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I have two file

file1 contents are as below

===================================================

OUTPUT1:---------
    orange
    india
    US

xx

OUTPUT2:---------

    orange-1
    india-1
    US-1
xx

===================================================

file2 contents are as below

OUTPUT1:---------
    orange
    india
    US

xx

OUTPUT2:---------
    orange-1
    india-1
    US-2
xx

===================================================

I want difference of two as below

-----------------------
OUTPUT1: No evolution
----------------------
OUTPUT2: Evolution found
Before:US-1
After:US-2
----------------------

Is it possible to write script in perl with above requirement

any help will be much appreciated

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3 Answers 3

No perl, but something more awesome: diff!

It compares files:

[blender@arch Desktop]$ diff file1.txt file2.txt 
11c11
<     US-1
---
>     US-2

11c11 says that the changed text starts on line 11, character 11.

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How did that work when the records spanned multiple lines? –  djna May 20 '11 at 6:38
    
Whoops, code-formatting reveals much more now ;) –  Blender May 20 '11 at 6:39
    
So now diff gives us "uncontextual" changes, which record has that US-1 => US-2 change? I claim that simple diff by itself is not enough. –  djna May 20 '11 at 6:49
    
How is it uncontextual? It gives you the row and column of the changed text. But this is quite impractical to do, as using XML or a database would make all this text-comparing stuff unnecessary. –  Blender May 20 '11 at 6:51
    
The rows exist in the context of records "Output-1" etc. You've lost the semantics of the data because diff is working in lines of text rather than records. Look at the original requirement, it shows the contextual output required. –  djna May 20 '11 at 7:40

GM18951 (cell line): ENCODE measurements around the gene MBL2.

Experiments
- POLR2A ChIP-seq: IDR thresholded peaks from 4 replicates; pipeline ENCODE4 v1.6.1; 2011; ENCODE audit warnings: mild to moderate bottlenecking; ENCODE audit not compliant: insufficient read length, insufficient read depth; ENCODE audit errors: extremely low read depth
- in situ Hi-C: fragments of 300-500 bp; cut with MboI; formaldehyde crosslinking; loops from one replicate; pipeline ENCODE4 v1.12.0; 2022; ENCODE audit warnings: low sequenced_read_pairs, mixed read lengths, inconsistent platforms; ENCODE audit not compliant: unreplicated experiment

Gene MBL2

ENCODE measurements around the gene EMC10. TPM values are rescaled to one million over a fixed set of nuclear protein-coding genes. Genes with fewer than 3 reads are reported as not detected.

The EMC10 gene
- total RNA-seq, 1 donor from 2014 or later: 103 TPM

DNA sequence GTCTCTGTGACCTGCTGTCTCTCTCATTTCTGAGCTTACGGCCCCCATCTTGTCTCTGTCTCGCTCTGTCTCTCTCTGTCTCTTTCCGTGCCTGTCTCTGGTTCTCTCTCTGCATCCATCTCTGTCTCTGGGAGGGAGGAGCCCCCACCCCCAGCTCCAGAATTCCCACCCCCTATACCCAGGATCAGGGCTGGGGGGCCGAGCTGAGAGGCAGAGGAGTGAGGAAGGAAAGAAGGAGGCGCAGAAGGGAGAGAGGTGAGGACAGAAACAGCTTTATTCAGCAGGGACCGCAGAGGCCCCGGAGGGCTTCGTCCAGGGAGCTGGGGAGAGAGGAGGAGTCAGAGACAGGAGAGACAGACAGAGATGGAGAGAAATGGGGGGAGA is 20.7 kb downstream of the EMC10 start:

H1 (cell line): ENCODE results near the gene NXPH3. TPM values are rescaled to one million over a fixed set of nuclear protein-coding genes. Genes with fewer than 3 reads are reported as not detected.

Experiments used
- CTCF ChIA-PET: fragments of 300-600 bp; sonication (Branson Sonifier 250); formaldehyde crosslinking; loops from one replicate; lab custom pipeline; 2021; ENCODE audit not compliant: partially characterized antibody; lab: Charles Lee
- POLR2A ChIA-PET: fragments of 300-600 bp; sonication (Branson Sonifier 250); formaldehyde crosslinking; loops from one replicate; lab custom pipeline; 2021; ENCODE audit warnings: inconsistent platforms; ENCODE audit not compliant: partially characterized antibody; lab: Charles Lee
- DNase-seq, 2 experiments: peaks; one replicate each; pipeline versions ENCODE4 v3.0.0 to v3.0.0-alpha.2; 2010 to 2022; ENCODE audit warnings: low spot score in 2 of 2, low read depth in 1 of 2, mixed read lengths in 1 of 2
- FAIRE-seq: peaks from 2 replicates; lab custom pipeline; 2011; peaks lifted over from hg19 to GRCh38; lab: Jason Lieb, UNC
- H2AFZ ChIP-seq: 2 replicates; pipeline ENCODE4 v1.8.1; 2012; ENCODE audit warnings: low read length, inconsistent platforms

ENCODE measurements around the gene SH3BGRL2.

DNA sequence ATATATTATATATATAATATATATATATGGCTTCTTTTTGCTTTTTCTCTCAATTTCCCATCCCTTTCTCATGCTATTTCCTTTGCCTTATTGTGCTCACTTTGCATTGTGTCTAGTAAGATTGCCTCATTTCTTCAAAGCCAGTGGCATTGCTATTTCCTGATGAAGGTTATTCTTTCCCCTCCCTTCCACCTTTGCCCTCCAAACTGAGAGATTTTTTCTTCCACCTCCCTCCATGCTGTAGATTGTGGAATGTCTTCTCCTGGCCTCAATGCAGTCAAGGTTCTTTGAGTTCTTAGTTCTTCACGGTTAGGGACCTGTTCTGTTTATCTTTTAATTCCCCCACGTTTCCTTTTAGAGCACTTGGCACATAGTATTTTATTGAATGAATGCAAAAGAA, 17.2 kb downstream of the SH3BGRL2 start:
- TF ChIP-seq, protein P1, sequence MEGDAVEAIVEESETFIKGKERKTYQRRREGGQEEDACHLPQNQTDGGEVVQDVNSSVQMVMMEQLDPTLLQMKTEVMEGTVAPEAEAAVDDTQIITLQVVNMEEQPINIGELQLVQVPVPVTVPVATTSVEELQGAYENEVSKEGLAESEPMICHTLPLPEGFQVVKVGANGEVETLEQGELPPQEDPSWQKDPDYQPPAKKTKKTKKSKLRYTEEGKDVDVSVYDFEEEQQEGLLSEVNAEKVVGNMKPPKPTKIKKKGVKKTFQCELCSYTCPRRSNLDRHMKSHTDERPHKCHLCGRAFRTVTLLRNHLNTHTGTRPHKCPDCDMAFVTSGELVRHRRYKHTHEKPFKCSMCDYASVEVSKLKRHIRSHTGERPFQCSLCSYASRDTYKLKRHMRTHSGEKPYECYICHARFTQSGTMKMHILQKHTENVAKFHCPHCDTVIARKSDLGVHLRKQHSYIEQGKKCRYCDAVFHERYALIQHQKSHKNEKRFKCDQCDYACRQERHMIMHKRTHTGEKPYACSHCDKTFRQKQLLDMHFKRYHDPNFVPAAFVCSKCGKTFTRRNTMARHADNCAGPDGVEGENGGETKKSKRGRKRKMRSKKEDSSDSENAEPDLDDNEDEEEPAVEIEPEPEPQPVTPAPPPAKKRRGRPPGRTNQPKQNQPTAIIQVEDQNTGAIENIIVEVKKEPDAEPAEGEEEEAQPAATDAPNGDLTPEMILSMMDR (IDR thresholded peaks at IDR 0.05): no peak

Algorithm::Diff should do the job. It works on arrays (i.e. you can parse whatever input format you like) and generates diff-like output.

However, it might turn out the LCS algorithm is a bit of overkill for the task, and you should just go with hash tables instead.

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Possible in Perl, for sure, it's a pretty powerful language.

The degree of difficulty will be affected by the assumptions we can make about the data. Is it sorted? How big are the files.

If the data is unsorted and the files are too large to be held entirely in memory then you may need to adopt a pipeline approach, first sorting and then "diffing", and in which case if you have access to Unix heritage tools such as diff and sort you may not even need Perl.

Assuming you want to use Perl, I'd suggest looking at the problem in stages:

  1. Identify "records", which span multiple lines. Write code to consume a single file and build a representation of each record.
  2. Solve the sort problem, if need be build an intermediate file containing the sorted records.
  3. Do the diff across the two sorted files, if you can build a hash of one entire file in memory this is easy, otherwise you need to fetch records from one file or the other depending upon which one has the "next" record.
  4. Having indentified a change print out the details in the desired format
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Hello djna, look like suitable input for me but I am new to perl and it is possible that someone can help me to write script on this.. I don't know if this is valid request or not –  Mahesh May 23 '11 at 10:17

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